Microbot Motors Open New Possibilities For Surgeons
In the future, surgeons may be aided by the use of micro-motors to perform a range of minimally invasive procedures, researchers reported on Tuesday.
Previously, researchers have had no way of powering tiny robots through the human bloodstream. Now, researchers at the Micro/Nanophysics Research Laboratory at Australia’s Monash University have reported that they are finalizing a project that will produce microbot motors just 250 micrometers, a quarter of a millimeter, wide.
These motors will give the microbots a way to move throughout the human body to perform surgical procedures that call for a much smaller approach, for example operations necessary to treat stroke victims, confront hardened arteries or address blockages in the bloodstream.
Catheters have previously been unable to help in certain procedures. However, the development of miniature remote controlled robots could allow doctors to see and work remotely on the affected artery.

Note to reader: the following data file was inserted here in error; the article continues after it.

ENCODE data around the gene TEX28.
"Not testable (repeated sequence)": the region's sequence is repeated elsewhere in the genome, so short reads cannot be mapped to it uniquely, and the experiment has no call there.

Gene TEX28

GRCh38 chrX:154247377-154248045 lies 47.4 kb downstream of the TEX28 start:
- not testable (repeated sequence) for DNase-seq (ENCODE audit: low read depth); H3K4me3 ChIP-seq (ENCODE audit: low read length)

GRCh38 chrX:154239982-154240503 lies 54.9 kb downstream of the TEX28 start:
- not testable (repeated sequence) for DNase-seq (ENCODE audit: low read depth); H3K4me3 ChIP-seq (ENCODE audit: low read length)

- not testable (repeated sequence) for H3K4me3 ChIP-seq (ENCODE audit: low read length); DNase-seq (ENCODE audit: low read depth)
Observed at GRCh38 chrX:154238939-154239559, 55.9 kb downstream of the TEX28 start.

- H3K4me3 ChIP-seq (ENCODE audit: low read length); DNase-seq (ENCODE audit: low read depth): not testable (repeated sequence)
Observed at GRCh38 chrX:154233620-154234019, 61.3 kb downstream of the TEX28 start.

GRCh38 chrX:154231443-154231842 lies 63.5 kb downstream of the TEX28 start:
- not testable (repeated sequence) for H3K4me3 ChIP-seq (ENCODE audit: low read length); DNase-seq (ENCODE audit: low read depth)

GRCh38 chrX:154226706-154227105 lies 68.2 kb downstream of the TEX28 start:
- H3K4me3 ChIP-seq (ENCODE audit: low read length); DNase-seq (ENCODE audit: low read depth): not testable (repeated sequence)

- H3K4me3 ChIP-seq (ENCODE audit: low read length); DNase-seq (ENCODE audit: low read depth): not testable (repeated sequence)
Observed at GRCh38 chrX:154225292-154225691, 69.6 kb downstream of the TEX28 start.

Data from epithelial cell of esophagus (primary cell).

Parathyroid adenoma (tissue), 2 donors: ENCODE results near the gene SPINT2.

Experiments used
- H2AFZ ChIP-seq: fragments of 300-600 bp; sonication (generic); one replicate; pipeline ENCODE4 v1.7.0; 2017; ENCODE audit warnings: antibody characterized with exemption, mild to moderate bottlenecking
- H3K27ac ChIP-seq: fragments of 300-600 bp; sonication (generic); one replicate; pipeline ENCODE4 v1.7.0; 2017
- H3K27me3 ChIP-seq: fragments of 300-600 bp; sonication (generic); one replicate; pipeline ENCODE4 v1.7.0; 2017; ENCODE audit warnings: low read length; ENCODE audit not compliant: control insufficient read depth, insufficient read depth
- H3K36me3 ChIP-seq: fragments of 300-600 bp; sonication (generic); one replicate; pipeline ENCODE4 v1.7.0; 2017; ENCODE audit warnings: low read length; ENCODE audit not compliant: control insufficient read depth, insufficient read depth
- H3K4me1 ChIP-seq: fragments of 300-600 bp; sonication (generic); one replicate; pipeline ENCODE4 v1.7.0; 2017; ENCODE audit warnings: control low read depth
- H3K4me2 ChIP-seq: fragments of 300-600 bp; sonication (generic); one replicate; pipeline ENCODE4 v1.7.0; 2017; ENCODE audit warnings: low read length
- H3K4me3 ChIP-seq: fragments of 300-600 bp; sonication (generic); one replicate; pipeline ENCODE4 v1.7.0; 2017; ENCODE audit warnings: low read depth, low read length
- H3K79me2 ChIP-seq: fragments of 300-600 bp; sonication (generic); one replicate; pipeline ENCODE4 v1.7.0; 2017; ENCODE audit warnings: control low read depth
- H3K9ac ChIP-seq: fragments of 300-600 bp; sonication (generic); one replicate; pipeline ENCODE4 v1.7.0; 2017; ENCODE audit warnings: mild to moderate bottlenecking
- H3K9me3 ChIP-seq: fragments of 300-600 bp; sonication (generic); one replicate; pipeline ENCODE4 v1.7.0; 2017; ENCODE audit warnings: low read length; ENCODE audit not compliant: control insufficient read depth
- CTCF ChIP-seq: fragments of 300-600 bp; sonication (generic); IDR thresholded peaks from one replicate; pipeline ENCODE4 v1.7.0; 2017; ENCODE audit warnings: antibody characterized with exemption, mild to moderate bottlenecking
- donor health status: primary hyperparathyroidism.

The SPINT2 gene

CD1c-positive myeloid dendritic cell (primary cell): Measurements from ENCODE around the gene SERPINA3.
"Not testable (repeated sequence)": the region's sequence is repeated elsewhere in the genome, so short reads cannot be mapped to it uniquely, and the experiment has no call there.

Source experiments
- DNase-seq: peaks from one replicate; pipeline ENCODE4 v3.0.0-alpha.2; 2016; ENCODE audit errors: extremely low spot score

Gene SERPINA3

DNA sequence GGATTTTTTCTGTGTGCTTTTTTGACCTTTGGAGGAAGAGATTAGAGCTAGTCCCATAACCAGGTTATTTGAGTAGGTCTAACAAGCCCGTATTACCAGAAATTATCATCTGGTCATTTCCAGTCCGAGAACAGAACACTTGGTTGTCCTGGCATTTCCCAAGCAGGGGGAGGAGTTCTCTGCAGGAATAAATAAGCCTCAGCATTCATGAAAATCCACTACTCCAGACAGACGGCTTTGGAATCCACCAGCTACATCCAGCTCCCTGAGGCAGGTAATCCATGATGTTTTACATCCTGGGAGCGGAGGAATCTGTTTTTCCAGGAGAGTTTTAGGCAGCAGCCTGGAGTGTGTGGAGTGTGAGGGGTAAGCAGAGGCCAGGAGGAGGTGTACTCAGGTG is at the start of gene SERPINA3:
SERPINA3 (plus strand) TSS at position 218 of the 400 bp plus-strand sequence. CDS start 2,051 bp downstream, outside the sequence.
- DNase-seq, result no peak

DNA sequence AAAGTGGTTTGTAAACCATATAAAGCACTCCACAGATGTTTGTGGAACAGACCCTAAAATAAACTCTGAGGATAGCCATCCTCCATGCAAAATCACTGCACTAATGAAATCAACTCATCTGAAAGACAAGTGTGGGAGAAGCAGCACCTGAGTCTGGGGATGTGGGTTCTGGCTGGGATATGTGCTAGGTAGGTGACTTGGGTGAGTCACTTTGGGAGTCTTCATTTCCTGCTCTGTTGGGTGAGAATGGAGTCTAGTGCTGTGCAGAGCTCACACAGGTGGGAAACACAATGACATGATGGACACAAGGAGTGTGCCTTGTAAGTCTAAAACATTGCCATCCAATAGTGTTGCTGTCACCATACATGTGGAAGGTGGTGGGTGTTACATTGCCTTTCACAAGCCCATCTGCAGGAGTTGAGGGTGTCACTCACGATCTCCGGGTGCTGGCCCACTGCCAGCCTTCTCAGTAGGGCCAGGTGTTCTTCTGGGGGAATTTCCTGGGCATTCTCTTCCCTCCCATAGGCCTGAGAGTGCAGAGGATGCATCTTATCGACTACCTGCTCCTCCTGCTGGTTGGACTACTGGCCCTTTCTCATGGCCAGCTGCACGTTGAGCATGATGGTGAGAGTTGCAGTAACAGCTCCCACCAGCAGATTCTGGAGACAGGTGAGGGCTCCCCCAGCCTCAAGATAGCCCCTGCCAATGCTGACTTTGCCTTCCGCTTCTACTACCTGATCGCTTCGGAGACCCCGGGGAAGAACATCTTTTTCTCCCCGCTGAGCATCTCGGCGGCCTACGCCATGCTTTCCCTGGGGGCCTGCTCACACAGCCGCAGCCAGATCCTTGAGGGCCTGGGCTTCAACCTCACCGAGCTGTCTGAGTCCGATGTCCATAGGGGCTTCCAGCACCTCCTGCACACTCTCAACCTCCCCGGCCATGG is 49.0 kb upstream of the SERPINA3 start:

“If you pick up an electronics catalogue, you’ll find all sorts of sensors, LEDs, memory chips, etc that represent the latest in technology and miniaturization. Take a look however at the motors and there are few changes from the motors available in the 1950s,” said Professor James Friend, who led the team of researchers at Monash University.
Researchers used piezoelectric materials – crystals that expand and contract when a voltage is applied to them ““ to make “linear motors,” according to BBC News. Piezoelectricity is commonly found in quartz watches. However, doctors also needed the micro-meters to have the ability to rotate rather than only move back and forth.
That is accomplished by coupling the motors to a structure with a helix-shaped cut in it. Because the structure is held in place along the helical groove, a push at one end is turned into a rotation, said BBC.
Professor Friend said his team’s research has great implications for the use of micro-motors.
“Opportunities for micro-motors abound in fields as diverse as biomedicine, electronics, aeronautics and the automotive industry,” said Friend.
“Responses to this need have been just as diverse, with designs developed using electromagnetic, electrostatic, thermal and osmotic driving forces. Piezoelectric designs however have favorable scaling characteristics and, in general, are simple designs, which have provided an excellent platform for the development of micro-motors.”
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